- Development & Aid
- Economy & Trade
- Human Rights
- Global Governance
- Civil Society
Thursday, July 30, 2015
- It takes a village to protect a reef and sustain a local fishery, more than two decades of experience now shows.
And even well-intentioned governments can do more harm than good, community-based conservation experts reported here at the 12th International Coral Reef Symposium (ICRS) in Cairns, Australia.
“The first locally managed marine areas doubled the fish biomass (amount and size of fish) in just a few years,” said Alan White, senior scientist with the Nature Conservancy, Global Marine Initiative, Hawaii.
Locally managed areas (LMAs) were first set up in the 1980s in the Philippines. The local community established a no-fishing zone of just 15 hectares (ha) of coral reef and in three or four years the fish biomass doubled, White told IPS. It was all done without government involvement.
“Once the community sees the benefits, they continue and the idea spreads,” he said.
There’s been too much top-down management of fisheries by governments, said Helene Marsh, professor of environmental science and dean of graduate research studies at James Cook University. Even in Australia, fishers want more local management and to be directly involved, Marsh told IPS.
“Before LMAs began in the 1980s, fish catches were in sharp declines and desperate fishers were using dynamite to catch the last remaining fish,” said Jovelyn Cleofe, country coordinator, Philippines for the Locally Managed Marine Area Network.
Now there are more than 1,000 LMAs in the Philippines. The no-fish areas are quite small – between 10 and 20 ha – but numbers of fish have increased, the diversity of fish species has doubled, and the health of the corals improved.
Equally important, fishers’ incomes have risen because they are catching more fish with less effort. And in some cases they earning additional money from tourism, Cleofe said.
Now the latest science has proven that protected areas “seed” the surrounding seas with additional fish. When fish eggs hatch, the microscopic fish larvae drift on the ocean currents which made it extremely difficult to know where they ended up, explains Geoff Jones, of the ARC Centre of Excellence for Coral Reef Studies at James Cook University in Australia.
Jones and colleagues took DNA fingerprints of thousands of adult fish inside protected areas in Australia’s Great Barrier Reef. Then they went looking for baby fish in the areas where fishing is allowed and tried to match up their DNA to the adult fish to see if they were their parents. The researchers found far more matches than expected – 70 percent in some areas – meaning that most baby fish had come from the protected areas.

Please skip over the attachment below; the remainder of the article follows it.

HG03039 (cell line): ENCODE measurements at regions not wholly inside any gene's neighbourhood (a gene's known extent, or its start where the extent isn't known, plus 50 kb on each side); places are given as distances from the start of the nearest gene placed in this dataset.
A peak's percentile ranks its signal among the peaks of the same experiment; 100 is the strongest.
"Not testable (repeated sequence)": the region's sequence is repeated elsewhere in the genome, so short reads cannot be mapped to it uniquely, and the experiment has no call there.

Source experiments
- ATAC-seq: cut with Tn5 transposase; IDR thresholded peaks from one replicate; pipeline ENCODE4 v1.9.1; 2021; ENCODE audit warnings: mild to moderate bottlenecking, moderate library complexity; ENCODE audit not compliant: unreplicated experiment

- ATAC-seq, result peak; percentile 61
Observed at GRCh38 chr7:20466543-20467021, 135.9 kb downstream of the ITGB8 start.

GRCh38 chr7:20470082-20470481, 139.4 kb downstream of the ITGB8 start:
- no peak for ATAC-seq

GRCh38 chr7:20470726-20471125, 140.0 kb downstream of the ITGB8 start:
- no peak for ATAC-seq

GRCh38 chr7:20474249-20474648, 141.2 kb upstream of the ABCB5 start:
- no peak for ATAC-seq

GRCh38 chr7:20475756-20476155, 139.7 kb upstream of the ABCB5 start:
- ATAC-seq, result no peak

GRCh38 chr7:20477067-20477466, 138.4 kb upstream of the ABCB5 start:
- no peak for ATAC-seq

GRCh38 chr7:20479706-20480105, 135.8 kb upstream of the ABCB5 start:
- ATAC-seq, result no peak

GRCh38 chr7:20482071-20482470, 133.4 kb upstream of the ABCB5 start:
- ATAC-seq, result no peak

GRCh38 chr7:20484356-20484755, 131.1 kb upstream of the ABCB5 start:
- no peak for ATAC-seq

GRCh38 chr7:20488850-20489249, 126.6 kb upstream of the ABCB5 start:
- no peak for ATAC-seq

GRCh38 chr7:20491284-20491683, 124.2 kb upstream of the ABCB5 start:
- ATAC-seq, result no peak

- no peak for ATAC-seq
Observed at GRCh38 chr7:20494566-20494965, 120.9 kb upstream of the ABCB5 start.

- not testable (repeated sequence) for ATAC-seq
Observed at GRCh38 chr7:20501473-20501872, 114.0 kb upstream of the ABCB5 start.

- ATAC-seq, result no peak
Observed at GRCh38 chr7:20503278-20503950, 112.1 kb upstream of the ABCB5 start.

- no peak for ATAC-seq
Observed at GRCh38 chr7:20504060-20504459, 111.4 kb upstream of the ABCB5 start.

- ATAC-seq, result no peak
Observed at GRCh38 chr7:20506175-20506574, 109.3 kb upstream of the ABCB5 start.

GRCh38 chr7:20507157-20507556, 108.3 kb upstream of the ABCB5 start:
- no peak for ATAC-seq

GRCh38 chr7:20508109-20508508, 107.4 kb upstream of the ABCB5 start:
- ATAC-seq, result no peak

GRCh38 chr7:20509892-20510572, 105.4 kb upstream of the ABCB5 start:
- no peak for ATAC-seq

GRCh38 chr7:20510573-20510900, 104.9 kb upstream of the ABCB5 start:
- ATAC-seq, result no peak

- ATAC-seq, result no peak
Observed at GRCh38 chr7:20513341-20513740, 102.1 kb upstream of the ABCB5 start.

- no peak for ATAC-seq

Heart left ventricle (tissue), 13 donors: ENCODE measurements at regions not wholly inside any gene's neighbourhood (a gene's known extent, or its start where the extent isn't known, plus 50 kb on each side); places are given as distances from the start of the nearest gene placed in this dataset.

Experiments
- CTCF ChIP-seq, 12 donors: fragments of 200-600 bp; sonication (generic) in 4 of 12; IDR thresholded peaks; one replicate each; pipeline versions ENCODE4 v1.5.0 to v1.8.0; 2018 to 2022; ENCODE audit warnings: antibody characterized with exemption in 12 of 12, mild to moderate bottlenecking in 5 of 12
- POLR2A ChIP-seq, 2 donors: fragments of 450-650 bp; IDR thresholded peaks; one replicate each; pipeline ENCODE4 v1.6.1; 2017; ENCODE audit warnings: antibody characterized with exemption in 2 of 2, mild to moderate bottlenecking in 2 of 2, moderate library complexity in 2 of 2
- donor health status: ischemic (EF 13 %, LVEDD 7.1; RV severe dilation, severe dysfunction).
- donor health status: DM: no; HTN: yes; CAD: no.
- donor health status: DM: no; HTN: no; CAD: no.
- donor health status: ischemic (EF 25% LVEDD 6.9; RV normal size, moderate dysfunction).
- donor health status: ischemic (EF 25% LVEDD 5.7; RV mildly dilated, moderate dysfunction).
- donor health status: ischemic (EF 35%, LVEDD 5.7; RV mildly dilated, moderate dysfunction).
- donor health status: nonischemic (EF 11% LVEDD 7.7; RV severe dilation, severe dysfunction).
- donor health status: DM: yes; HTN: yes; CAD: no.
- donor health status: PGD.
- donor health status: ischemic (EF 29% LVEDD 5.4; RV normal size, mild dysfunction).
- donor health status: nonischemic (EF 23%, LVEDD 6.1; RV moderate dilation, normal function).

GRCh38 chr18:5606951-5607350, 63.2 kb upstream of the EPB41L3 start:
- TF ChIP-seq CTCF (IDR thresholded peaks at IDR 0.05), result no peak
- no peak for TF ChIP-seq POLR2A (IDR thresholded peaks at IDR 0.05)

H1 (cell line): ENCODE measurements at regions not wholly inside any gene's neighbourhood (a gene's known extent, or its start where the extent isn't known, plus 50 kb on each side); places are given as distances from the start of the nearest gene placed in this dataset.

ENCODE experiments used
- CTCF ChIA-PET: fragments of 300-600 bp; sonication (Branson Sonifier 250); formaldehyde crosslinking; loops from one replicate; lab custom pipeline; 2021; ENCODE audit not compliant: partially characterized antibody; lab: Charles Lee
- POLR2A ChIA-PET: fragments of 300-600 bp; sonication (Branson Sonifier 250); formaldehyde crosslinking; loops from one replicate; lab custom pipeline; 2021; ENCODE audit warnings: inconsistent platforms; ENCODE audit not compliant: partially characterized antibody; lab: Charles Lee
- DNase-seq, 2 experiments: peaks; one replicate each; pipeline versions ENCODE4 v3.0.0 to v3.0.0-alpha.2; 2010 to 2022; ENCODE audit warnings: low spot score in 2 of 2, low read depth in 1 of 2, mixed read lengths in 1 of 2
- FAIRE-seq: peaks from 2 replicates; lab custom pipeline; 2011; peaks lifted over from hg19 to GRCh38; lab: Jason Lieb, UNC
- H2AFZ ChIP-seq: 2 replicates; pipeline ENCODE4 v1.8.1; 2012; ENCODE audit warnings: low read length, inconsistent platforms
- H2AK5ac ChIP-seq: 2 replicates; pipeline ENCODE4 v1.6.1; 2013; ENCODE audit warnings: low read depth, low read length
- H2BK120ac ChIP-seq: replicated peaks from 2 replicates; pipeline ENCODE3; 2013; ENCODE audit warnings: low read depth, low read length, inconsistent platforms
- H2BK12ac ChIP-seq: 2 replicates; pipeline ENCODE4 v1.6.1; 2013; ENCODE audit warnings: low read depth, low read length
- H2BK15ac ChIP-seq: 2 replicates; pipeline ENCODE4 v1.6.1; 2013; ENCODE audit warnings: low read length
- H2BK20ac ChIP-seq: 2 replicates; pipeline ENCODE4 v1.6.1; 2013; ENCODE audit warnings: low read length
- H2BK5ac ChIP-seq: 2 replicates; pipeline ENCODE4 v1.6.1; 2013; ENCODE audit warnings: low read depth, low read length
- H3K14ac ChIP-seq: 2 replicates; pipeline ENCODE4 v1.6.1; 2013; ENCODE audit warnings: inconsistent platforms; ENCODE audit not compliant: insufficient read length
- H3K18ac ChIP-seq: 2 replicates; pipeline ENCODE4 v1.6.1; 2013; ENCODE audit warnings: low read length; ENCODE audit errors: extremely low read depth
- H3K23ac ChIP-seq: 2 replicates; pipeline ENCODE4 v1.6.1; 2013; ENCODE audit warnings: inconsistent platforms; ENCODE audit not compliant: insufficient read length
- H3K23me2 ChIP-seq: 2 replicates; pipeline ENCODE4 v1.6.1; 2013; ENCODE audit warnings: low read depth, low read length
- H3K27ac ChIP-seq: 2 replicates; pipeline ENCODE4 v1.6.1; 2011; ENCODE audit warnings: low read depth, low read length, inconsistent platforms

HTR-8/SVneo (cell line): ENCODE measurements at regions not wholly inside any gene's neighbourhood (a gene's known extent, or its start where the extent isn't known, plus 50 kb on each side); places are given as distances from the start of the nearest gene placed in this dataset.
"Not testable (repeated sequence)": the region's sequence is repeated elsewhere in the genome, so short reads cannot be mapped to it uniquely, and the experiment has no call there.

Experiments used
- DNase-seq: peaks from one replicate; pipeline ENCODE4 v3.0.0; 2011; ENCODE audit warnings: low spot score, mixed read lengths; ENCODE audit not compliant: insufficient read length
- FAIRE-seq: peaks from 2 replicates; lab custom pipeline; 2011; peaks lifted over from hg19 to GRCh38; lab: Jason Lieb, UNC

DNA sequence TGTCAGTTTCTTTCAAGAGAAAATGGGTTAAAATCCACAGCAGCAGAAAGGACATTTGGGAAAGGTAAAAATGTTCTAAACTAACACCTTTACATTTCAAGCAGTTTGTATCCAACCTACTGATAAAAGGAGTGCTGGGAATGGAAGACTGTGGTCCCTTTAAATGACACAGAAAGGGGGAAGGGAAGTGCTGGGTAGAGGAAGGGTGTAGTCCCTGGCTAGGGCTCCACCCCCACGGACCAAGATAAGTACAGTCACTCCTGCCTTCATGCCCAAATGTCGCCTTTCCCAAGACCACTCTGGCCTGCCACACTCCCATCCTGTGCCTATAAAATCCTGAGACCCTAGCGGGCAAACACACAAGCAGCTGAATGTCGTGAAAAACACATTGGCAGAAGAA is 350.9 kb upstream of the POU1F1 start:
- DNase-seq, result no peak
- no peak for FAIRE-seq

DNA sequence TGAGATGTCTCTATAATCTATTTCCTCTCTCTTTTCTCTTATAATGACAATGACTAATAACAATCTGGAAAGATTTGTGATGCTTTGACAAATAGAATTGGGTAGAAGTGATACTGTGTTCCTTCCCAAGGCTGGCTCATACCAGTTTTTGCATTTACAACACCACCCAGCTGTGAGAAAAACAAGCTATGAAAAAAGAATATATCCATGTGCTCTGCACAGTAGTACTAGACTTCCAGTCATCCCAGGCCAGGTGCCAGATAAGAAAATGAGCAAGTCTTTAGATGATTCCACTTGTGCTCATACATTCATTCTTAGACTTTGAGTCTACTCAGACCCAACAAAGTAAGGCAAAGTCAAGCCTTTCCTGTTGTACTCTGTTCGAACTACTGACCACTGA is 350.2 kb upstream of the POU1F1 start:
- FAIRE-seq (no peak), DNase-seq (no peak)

“We now have proof that at least 50 percent of the baby fish – including some as far as 20 kilometres away – came from protected areas,” Jones told IPS.
LMAs are a great strategy and the concept has expanded rapidly, said Stacy Jupiter, Fiji country programme director, Wildlife Conservation Society. “Science also tells us that it is the big fish that lay the most eggs.”
In Fiji, even where there’s extensive coastal development like hotels, corals and fish inside LMA’s are doing well, whereas other areas are not, she said. However, this only works when the communities have full control over the access to their fishing grounds and to the reefs. It’s also important that everyone complies with the rules.
When control and decisions are at the community level they are more likely to consider the needs of future generations of people, said Andrew Wayne, a member of the Palau National Congress and chair of Protected Areas. Palau is a nation of 20,000 people spread over a chain of islands in the western Pacific.
Where control is held entirely by the government like in the island Guam, the reefs are overfished and in decline, Wayne told IPS.
“It is important that everyone in the community and their neighbours are informed about the rules of the LMA. There also needs to be effective enforcement,” he said.
Peer pressure and respect for rules are crucial. So is education. “We are working with children to teach them to love their reefs and that will make things easier in the future,” Wayne said.
Palau’s traditional chiefs have often declared a “bul”, or ban, on fishing in an area when they noticed fish declines. There is still respect for this but it is in conflict with Palau’s modern democracy, he said. Unfortunately, there is also a growing Western tendency to focus on how a resource can benefit an individual versus the entire community, including future generations.
“If the local community feels they own the resource and will always own it, it makes all the difference.”